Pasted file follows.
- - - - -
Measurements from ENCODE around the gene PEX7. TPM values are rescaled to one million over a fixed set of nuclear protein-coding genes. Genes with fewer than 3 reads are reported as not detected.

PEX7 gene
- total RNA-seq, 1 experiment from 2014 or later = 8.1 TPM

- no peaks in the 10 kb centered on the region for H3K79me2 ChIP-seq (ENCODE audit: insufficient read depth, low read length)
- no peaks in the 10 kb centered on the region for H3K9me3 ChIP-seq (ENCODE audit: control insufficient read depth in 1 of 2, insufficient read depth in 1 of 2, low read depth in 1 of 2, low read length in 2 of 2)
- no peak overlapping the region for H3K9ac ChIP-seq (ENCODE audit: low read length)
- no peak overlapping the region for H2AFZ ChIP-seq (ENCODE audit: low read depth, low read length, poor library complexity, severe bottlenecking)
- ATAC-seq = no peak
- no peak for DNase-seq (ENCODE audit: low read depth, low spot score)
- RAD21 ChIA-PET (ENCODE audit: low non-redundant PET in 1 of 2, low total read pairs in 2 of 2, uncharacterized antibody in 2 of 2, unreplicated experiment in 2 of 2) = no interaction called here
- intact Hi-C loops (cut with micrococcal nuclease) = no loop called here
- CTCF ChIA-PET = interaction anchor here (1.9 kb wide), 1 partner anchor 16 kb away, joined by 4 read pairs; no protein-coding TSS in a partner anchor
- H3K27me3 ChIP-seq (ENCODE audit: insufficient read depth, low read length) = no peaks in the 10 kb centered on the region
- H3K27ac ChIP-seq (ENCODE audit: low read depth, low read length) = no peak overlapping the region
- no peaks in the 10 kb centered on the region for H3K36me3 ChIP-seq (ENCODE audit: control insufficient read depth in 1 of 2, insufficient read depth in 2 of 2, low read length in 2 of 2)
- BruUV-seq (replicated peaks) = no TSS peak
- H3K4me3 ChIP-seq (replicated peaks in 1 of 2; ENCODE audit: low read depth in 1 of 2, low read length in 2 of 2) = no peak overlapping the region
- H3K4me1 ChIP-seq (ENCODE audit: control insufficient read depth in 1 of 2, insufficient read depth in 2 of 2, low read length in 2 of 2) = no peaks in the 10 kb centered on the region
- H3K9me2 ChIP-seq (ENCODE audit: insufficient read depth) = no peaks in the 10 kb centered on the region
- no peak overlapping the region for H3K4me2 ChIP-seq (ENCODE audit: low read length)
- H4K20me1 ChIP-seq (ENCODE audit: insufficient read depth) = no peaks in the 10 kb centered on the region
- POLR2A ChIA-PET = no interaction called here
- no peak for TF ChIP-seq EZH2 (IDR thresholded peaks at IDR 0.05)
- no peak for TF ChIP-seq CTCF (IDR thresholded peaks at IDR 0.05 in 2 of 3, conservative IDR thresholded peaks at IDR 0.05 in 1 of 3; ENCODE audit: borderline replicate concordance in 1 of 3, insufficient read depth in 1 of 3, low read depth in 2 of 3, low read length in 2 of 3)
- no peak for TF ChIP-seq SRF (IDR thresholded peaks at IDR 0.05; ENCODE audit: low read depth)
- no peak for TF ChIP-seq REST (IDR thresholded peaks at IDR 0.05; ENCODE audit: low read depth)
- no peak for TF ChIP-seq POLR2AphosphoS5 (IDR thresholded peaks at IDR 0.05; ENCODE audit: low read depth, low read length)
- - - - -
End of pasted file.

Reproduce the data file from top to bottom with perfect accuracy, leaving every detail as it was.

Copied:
Measurements from ENCODE around the gene PEX7. TPM values are rescaled to one million over a fixed set of nuclear protein-coding genes. Genes with fewer than 3 reads are reported as not detected.

PEX7 gene
- total RNA-seq, 1 experiment from 2014 or later = 8.1 TPM

- no peaks in the 10 kb centered on the region for H3K79me2 ChIP-seq (ENCODE audit: insufficient read depth, low read length)
- no peaks in the 10 kb centered on the region for H3K9me3 ChIP-seq (ENCODE audit: control insufficient read depth in 1 of 2, insufficient read depth in 1 of 2, low read depth in 1 of 2, low read length in 2 of 2)
- no peak overlapping the region for H3K9ac ChIP-seq (ENCODE audit: low read length)
- no peak overlapping the region for H2AFZ ChIP-seq (ENCODE audit: low read depth, low read length, poor library complexity, severe bottlenecking)
- ATAC-seq = no peak
- no peak for DNase-seq (ENCODE audit: low read depth, low spot score)
- RAD21 ChIA-PET (ENCODE audit: low non-redundant PET in 1 of 2, low total read pairs in 2 of 2, uncharacterized antibody in 2 of 2, unreplicated experiment in 2 of 2) = no interaction called here
- intact Hi-C loops (cut with micrococcal nuclease) = no loop called here
- CTCF ChIA-PET = interaction anchor here (1.9 kb wide), 1 partner anchor 16 kb away, joined by 4 read pairs; no protein-coding TSS in a partner anchor
- H3K27me3 ChIP-seq (ENCODE audit: insufficient read depth, low read length) = no peaks in the 10 kb centered on the region
- H3K27ac ChIP-seq (ENCODE audit: low read depth, low read length) = no peak overlapping the region
- no peaks in the 10 kb centered on the region for H3K36me3 ChIP-seq (ENCODE audit: control insufficient read depth in 1 of 2, insufficient read depth in 2 of 2, low read length in 2 of 2)
- BruUV-seq (replicated peaks) = no TSS peak
- H3K4me3 ChIP-seq (replicated peaks in 1 of 2; ENCODE audit: low read depth in 1 of 2, low read length in 2 of 2) = no peak overlapping the region
- H3K4me1 ChIP-seq (ENCODE audit: control insufficient read depth in 1 of 2, insufficient read depth in 2 of 2, low read length in 2 of 2) = no peaks in the 10 kb centered on the region
- H3K9me2 ChIP-seq (ENCODE audit: insufficient read depth) = no peaks in the 10 kb centered on the region
- no peak overlapping the region for H3K4me2 ChIP-seq (ENCODE audit: low read length)
- H4K20me1 ChIP-seq (ENCODE audit: insufficient read depth) = no peaks in the 10 kb centered on the region
- POLR2A ChIA-PET = no interaction called here
- no peak for TF ChIP-seq EZH2 (IDR thresholded peaks at IDR 0.05)
- no peak for TF ChIP-seq CTCF (IDR thresholded peaks at IDR 0.05 in 2 of 3, conservative IDR thresholded peaks at IDR 0.05 in 1 of 3; ENCODE audit: borderline replicate concordance in 1 of 3, insufficient read depth in 1 of 3, low read depth in 2 of 3, low read length in 2 of 3)
- no peak for TF ChIP-seq SRF (IDR thresholded peaks at IDR 0.05; ENCODE audit: low read depth)
- no peak for TF ChIP-seq REST (IDR thresholded peaks at IDR 0.05; ENCODE audit: low read depth)
- no peak for TF ChIP-seq POLR2AphosphoS5 (IDR thresholded peaks at IDR 0.05; ENCODE audit: low read depth, low read length)